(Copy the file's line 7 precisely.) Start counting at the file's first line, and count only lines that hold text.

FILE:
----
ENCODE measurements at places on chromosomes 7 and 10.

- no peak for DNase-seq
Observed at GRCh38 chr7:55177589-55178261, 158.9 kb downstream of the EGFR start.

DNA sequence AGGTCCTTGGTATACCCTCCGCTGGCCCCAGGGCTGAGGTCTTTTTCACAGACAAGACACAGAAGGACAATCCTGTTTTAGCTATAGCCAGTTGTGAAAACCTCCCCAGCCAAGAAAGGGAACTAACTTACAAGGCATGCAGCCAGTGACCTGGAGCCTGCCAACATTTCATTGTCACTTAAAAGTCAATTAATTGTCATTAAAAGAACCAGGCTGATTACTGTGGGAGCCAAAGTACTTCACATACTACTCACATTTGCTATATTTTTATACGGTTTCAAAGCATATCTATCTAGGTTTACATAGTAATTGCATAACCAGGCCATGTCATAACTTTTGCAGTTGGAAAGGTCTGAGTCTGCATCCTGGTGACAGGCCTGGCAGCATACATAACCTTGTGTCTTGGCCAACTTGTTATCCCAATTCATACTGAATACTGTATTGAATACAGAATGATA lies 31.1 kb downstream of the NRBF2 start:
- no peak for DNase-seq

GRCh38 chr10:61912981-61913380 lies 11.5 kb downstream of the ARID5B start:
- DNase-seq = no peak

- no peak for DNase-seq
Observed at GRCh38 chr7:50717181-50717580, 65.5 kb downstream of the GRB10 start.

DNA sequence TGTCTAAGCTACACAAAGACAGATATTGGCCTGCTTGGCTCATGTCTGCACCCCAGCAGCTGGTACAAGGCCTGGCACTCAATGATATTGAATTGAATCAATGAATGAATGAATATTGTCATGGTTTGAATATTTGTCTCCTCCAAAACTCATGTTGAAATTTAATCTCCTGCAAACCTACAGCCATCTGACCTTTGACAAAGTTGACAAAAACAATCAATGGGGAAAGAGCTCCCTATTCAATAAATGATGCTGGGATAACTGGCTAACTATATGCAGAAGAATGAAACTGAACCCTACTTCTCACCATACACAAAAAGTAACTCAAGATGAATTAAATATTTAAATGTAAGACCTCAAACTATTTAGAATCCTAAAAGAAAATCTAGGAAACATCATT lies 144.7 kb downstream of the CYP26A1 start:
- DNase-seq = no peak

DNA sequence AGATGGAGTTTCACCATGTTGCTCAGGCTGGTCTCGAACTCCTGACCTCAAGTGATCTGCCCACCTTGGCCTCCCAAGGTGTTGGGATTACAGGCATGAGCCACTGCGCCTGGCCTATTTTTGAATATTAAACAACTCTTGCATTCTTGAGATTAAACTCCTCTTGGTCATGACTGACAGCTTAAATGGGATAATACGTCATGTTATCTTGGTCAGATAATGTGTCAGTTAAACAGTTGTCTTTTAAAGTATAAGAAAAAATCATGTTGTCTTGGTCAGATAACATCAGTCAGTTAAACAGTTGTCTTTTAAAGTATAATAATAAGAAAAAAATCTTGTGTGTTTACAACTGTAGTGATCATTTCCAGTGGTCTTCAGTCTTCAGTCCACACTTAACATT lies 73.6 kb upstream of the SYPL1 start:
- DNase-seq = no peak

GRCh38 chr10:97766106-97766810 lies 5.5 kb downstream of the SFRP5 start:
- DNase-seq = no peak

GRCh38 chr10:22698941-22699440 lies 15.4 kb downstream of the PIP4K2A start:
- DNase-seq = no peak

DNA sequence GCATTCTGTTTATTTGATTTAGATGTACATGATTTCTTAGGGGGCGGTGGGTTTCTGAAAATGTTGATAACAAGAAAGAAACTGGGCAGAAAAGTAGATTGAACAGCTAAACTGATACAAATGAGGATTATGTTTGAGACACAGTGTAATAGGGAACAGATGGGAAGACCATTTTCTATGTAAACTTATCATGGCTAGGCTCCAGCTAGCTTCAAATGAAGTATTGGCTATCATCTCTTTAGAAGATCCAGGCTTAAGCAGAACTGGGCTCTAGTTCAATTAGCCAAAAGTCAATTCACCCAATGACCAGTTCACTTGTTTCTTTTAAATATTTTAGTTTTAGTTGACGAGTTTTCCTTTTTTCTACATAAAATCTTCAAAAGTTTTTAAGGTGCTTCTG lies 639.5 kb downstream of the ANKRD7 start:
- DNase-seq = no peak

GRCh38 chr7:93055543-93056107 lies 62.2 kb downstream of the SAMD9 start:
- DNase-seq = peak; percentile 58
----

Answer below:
- DNase-seq = no peak